Mr. Sunak began his campaign in north London, attended primarily by British Indians, with customary pleasantries. He also spoke in Hindi and said he would try to strengthen ties with India if elected. As British prime minister, he also took his parliamentary oath on the Bhagavad Gita, respected Hindu literature, and claimed to adore cricket, the true religion in India. These acts were enough to impress the Indian audience. “Mr Sunak’s triumph is probably more significant since he has become prime minister of a country with its own complicated colonial background, and a culture that continues to cope with racism.” “British Indian is what I tick on the census, we have a category for it. I am thoroughly British, this is my home and my country, but my religious and cultural heritage is Indian, my wife is Indian. I am open about being a Hindu,” Sunak said in an interview with Business Standard in 2015.
While some Indian are delighted, accepting a minority in the highest position has also sparked an internal introspection of Indian democracy. “First Kamala Harris, now Rishi Sunak . The people of the U.S. and the U.K. have embraced the non-majority citizens of their countries and elected them to high office in government,” tweeted Congress Party P Chidambaram. “I think there is a lesson to learn by India and the parties that practice majoritarianism,” the former finance minister further stressed.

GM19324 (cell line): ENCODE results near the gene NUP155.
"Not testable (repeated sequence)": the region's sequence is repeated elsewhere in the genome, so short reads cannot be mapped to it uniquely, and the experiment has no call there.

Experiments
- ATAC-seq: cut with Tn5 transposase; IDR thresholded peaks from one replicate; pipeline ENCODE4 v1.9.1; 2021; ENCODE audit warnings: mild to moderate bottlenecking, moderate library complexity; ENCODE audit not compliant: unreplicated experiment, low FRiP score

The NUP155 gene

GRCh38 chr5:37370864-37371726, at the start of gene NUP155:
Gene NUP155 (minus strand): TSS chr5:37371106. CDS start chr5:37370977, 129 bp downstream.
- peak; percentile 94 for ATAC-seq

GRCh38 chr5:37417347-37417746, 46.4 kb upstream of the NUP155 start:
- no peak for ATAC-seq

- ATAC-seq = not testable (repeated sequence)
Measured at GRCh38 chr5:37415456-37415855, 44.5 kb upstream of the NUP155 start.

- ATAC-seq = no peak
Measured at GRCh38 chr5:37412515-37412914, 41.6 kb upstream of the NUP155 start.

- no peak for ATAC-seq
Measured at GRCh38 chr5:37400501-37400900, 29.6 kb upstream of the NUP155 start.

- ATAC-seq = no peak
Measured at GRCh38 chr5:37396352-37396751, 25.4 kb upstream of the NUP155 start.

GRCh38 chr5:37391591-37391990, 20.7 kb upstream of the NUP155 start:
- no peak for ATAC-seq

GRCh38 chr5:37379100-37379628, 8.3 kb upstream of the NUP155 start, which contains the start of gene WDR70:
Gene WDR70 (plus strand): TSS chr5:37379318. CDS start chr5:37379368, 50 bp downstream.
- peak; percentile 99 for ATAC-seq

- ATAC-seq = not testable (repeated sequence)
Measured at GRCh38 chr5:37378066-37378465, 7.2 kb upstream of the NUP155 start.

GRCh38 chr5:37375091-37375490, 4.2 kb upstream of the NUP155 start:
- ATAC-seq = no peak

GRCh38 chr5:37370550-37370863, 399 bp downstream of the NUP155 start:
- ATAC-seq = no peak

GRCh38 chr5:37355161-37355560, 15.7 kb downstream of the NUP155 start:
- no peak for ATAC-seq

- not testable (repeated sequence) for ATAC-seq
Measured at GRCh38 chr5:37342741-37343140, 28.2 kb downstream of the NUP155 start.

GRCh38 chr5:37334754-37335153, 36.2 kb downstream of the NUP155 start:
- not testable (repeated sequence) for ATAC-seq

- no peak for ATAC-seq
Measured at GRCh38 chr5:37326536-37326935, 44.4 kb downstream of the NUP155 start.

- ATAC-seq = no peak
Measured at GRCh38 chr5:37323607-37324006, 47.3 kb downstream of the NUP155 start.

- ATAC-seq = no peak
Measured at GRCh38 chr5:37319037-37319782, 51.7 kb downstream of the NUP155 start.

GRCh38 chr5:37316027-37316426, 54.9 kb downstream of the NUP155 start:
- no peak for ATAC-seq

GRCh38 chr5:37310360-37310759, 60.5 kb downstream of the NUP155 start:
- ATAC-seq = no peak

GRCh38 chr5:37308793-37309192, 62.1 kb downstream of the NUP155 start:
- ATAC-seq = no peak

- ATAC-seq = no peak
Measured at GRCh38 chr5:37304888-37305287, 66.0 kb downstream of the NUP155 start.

Shashi Tharoor also pointed out: “If this does happen, I think all of us will have to acknowledge that the Brits have done something very rare in the world, to place a member of a visible minority in the most powerful office. As we Indians celebrate the ascent of @RishiSunak, let’s honestly ask: can it happen here? “Great News,” said Delhi Chief Minister Arvind Kejriwal on Twitter. “Indians are setting their mark all over the globe. Alluding to the headscarf controversy at the Indian educational institute, All India Majlis-E-Ittehadul Muslimeen (AIMIM) chief Asaduddin Owaisi wished that ” a hijab-wearing girl will become India’s prime minister in the future .”
On the sidelines of the G20 Summit, PM Modi met with Sunak and discussed collaboration in trade, defense, and security. Soon after the meeting, the British Prime Minister approved 3,000 visas each year for young professionals from India to live and work in the U.K. Both events indicate a new development and a fresh start to strengthen bilateral relations between the two countries with a loaded past.
Anand Chauhan is a Taiwan Experience Education Program intern at National Chung Hsing University. His project work focuses on Taiwan’s policies on ESG investment.